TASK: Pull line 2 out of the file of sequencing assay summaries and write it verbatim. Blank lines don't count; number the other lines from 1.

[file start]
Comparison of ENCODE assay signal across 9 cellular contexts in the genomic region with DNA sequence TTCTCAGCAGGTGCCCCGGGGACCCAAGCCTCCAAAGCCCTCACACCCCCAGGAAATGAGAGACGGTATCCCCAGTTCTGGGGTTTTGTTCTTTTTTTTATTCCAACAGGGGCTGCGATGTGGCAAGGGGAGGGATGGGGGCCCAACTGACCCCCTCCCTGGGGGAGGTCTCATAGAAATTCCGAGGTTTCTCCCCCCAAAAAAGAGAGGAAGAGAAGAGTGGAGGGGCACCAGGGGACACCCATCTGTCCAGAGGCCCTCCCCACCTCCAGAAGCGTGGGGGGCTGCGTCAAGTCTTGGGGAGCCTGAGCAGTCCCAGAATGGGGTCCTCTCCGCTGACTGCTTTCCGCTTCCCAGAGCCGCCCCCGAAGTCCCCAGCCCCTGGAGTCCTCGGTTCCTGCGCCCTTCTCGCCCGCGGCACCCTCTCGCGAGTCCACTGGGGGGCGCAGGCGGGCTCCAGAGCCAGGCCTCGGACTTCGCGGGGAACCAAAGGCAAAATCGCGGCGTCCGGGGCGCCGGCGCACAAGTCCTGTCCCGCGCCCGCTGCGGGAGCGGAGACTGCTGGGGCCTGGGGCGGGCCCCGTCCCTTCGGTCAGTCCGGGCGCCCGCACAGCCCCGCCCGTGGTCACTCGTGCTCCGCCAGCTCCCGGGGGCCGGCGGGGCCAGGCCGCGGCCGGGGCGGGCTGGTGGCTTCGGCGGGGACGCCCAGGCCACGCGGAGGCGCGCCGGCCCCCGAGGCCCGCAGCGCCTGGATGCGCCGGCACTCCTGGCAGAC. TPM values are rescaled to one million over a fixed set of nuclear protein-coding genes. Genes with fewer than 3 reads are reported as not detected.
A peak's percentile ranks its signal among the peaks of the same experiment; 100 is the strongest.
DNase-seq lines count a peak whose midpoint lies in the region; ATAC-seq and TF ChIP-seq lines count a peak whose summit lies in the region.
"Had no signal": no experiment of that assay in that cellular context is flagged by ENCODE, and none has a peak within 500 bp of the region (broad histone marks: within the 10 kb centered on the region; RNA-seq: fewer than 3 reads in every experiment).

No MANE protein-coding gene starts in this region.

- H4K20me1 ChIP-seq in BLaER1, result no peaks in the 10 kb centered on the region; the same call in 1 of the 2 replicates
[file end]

A peak's percentile ranks its signal among the peaks of the same experiment; 100 is the strongest.